A stigmatized property is a house, dwelling, or place of occupancy that buyers or tenants avoid for reasons unrelated to its physical features or condition. These include the death of an occupant, murder, suicide, ghost sightings, and more. As you can imagine, selling a stigmatized property can be a challenge.
In fact, according to a study from Wright State University, stigmatized homes stay on the market 45 days longer, and sell for 3% less than comparable houses.
Here is an overview of the 6 different types of stigmatized properties:
1. Murder or Suicide Stigma
This first kind of stigma is the biggest. Some jurisdictions in the United States require property sellers to reveal if murder or suicide occurred on the premises. For example, California state law requires disclosure if the event occurred within the previous three years. However, Florida state law doesn’t mandate disclosure at all. In North Carolina, sellers and agents do not have to volunteer information about the death of previous occupants on the property, but they have to answer a direct question truthfully.
Other states Like New York and California have more demanding stigmatized property disclosure laws. However, South Dakota and Alaska are the only states where the seller’s agent must report whether a suicide or a homicide occurred on the property within the last year.
2. Criminal Stigma
Criminal stigma results from occupants who have used the property in an ongoing commission of a crime. For example, if the former occupants have used the house as a drug den or a brothel, many jurisdictions consider the property stigmatized. Most states require disclosure of criminally stigmatized properties.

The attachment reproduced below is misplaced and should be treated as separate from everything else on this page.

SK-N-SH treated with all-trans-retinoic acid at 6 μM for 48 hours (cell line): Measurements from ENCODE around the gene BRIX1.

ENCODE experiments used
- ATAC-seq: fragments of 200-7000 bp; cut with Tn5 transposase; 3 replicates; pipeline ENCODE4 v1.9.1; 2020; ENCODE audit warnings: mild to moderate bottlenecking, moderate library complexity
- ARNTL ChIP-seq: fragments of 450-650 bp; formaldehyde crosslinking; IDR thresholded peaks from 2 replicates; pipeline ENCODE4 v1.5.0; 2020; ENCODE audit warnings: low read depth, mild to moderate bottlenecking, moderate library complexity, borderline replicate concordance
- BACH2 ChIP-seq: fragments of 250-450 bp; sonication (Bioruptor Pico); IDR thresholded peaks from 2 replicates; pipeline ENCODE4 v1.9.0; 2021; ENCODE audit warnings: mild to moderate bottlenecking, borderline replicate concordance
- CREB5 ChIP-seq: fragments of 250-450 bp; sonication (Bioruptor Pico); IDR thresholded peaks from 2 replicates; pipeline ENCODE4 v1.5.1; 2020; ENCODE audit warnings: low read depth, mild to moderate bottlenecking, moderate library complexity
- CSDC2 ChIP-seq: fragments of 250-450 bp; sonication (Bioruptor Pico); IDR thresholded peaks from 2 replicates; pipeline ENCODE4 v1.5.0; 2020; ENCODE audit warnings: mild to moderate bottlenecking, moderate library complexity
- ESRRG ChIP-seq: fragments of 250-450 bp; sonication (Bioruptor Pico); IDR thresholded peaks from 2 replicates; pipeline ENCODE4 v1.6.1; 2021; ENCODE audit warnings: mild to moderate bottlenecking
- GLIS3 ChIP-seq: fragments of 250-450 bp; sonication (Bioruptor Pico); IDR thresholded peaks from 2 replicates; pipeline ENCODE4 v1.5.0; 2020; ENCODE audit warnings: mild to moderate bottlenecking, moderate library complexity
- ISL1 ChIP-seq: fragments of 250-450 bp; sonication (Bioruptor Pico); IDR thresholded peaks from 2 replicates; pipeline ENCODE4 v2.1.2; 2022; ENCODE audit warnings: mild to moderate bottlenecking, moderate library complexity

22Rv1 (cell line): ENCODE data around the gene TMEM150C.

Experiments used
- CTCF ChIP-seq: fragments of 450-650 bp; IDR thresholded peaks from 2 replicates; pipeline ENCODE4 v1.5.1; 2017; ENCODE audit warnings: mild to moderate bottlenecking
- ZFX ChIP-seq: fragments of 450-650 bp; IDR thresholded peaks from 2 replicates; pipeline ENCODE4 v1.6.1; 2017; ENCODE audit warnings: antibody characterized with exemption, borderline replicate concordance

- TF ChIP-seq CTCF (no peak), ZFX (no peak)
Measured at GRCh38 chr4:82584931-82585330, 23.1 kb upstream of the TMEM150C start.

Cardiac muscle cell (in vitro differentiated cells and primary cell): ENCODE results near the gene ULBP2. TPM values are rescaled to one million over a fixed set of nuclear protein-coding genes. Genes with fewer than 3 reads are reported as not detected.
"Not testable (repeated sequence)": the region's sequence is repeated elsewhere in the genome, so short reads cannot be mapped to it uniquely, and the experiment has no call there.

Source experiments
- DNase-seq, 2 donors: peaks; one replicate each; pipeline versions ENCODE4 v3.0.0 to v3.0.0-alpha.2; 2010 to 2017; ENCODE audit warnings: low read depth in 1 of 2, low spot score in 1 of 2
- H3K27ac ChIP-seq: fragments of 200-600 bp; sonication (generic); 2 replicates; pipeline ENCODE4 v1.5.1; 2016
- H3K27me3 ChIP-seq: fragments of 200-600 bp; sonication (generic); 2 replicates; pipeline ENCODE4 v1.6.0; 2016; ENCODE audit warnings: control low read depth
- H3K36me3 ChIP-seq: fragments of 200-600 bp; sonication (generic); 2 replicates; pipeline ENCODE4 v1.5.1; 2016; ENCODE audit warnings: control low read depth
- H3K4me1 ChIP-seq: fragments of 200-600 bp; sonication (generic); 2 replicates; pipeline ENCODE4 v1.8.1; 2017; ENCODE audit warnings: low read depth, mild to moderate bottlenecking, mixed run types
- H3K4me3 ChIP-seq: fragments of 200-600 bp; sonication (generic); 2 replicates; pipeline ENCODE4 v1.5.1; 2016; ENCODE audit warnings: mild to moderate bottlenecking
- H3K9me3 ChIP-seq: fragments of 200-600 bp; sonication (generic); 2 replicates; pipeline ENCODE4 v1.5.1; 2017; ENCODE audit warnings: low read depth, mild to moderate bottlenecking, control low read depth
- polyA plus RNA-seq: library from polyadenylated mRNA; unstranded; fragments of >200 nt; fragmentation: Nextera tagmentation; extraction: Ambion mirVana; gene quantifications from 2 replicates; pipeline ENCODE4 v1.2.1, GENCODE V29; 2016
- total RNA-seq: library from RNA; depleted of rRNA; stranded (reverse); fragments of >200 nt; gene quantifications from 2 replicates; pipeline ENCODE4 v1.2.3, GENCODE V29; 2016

As long as there are no physical dangers from a criminal stigma, then many buyers will overlook the fact that a property was previously used for illicit activity.
3. Debt Stigma
This third kind of stigma is due to unpaid debts of a former occupant. Usually, collectors are not made aware that a debtor has moved out of a particular residence. Some states require disclosure of debt stigmatized properties.
4. Phenomena Stigma
This fourth kind of stigma is due to paranormal activity. Most jurisdictions require disclosure if a house is “haunted,” or if it is known for “ghost sightings.” Phenomena stigma is generally not taken very seriously by most buyers. However, listing a phenomena stigmatized property might lead to phone calls from thrill seekers or amateur ghost hunters instead of buyers. This more than ghosts or goblins is what will affect the value of the property.
5. Public Stigma
This last kind of stigma is known to almost everybody, and any reasonable person can be expected to know about it, like well-known homes used in films and TV productions. These properties are prone to increased traffic as a result of fans who want to visit the house. Public stigma always requires full disclosure.
6. Minimal Stigma
This kind of stigma is known to or taken seriously by only a small select group. As such, it is unlikely to affect the ability to sell the property. Realtors may decide to disclose this information on a case-by-case basis.
For example, while illnesses such as AIDS may cause a property to become stigmatized, the 1988 Fair Housing Amendment Act state that persons with HIV are considered handicapped and members of a protected class. In this case, the fact that an occupant of a property has AIDS does not require disclosure to a prospective buyer.
The Bottom Line
Stigmatized property is property that has become undesirable due to specific reasons not related to its physical features or condition. Sellers and agents are usually required by law to disclose these, but not always. Therefore, our advice to potential buyers is to heed the advice, caveat emptor — let the buyer beware.